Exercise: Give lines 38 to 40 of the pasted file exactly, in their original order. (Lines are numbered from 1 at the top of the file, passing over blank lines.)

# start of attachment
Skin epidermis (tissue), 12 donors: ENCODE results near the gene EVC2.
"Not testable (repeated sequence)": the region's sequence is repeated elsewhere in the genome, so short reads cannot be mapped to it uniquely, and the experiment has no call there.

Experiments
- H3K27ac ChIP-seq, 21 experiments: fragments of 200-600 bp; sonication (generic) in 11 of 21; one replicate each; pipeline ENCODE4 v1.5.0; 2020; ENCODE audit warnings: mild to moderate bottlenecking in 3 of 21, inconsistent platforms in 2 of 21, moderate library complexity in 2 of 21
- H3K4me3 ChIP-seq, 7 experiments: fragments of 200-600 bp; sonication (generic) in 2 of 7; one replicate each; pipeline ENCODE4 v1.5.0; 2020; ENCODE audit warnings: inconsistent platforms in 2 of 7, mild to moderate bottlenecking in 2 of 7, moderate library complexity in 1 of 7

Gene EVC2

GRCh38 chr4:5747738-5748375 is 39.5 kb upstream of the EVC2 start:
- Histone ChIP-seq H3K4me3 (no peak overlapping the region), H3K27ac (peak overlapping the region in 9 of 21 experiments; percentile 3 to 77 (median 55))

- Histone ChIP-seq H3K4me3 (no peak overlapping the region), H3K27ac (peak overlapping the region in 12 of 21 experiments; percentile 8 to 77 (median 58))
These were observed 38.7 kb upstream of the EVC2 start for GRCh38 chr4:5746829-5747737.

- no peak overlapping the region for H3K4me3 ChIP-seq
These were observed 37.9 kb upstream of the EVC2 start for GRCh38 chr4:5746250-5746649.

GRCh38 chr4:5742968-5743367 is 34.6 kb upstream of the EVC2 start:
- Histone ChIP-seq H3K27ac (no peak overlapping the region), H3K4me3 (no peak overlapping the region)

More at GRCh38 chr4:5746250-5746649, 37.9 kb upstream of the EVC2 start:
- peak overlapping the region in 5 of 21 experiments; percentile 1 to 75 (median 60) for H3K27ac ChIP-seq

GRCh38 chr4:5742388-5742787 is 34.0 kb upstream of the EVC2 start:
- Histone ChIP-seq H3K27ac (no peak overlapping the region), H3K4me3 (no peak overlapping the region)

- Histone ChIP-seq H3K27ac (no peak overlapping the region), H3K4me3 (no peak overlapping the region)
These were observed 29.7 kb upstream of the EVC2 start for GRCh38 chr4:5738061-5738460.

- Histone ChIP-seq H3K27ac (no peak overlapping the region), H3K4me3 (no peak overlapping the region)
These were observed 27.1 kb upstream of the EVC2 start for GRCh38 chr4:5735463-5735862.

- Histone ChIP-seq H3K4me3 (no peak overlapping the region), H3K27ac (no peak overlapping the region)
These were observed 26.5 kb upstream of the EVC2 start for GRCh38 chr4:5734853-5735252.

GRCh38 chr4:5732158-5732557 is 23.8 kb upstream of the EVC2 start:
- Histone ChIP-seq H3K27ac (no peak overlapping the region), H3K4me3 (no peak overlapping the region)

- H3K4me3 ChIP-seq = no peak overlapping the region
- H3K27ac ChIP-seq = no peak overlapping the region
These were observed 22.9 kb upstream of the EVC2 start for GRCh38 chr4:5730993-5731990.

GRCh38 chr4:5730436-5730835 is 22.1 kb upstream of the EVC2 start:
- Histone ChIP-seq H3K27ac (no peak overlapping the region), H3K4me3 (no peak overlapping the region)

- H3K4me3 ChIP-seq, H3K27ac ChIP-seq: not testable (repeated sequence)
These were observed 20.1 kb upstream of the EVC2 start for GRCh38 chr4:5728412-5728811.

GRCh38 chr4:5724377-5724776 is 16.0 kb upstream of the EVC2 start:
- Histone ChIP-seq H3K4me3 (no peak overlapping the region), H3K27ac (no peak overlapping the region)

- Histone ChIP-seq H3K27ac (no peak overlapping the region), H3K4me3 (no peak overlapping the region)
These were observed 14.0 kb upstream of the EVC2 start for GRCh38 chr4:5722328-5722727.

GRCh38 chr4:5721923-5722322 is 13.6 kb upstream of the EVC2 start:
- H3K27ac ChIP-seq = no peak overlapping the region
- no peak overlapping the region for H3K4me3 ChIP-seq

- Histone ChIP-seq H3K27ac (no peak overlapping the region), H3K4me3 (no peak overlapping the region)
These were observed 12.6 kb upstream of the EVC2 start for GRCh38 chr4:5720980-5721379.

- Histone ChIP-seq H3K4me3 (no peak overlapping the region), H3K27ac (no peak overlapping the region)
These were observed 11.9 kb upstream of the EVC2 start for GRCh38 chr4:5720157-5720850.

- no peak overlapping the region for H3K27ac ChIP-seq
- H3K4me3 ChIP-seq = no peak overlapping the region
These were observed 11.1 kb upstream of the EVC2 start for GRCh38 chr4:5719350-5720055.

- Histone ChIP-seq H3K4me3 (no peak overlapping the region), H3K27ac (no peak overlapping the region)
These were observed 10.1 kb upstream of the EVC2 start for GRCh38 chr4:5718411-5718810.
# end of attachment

GRCh38 chr4:5721923-5722322 is 13.6 kb upstream of the EVC2 start:
- H3K27ac ChIP-seq = no peak overlapping the region
- no peak overlapping the region for H3K4me3 ChIP-seq